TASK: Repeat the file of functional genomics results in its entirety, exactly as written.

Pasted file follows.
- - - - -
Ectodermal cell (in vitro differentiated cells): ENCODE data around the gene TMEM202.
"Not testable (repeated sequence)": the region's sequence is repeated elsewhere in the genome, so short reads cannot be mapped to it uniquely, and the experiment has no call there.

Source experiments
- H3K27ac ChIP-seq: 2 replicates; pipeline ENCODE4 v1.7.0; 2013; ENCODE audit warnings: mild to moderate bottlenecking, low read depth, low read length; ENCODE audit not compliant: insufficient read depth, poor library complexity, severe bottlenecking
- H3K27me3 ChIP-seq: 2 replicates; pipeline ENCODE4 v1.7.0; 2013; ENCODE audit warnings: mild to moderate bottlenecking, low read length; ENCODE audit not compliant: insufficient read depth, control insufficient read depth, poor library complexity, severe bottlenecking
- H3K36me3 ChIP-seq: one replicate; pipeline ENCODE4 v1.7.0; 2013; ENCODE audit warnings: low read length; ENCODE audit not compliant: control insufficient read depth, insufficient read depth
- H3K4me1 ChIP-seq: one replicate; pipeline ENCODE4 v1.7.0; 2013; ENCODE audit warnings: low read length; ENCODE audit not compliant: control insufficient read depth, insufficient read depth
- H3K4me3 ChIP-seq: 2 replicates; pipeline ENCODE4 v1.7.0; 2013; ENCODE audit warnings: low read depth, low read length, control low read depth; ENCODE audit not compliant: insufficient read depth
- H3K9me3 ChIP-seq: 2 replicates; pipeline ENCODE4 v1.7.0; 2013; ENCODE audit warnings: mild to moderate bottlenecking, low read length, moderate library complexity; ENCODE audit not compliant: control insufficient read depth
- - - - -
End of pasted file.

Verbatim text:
Ectodermal cell (in vitro differentiated cells): ENCODE data around the gene TMEM202.
"Not testable (repeated sequence)": the region's sequence is repeated elsewhere in the genome, so short reads cannot be mapped to it uniquely, and the experiment has no call there.

Source experiments
- H3K27ac ChIP-seq: 2 replicates; pipeline ENCODE4 v1.7.0; 2013; ENCODE audit warnings: mild to moderate bottlenecking, low read depth, low read length; ENCODE audit not compliant: insufficient read depth, poor library complexity, severe bottlenecking
- H3K27me3 ChIP-seq: 2 replicates; pipeline ENCODE4 v1.7.0; 2013; ENCODE audit warnings: mild to moderate bottlenecking, low read length; ENCODE audit not compliant: insufficient read depth, control insufficient read depth, poor library complexity, severe bottlenecking
- H3K36me3 ChIP-seq: one replicate; pipeline ENCODE4 v1.7.0; 2013; ENCODE audit warnings: low read length; ENCODE audit not compliant: control insufficient read depth, insufficient read depth
- H3K4me1 ChIP-seq: one replicate; pipeline ENCODE4 v1.7.0; 2013; ENCODE audit warnings: low read length; ENCODE audit not compliant: control insufficient read depth, insufficient read depth
- H3K4me3 ChIP-seq: 2 replicates; pipeline ENCODE4 v1.7.0; 2013; ENCODE audit warnings: low read depth, low read length, control low read depth; ENCODE audit not compliant: insufficient read depth
- H3K9me3 ChIP-seq: 2 replicates; pipeline ENCODE4 v1.7.0; 2013; ENCODE audit warnings: mild to moderate bottlenecking, low read length, moderate library complexity; ENCODE audit not compliant: control insufficient read depth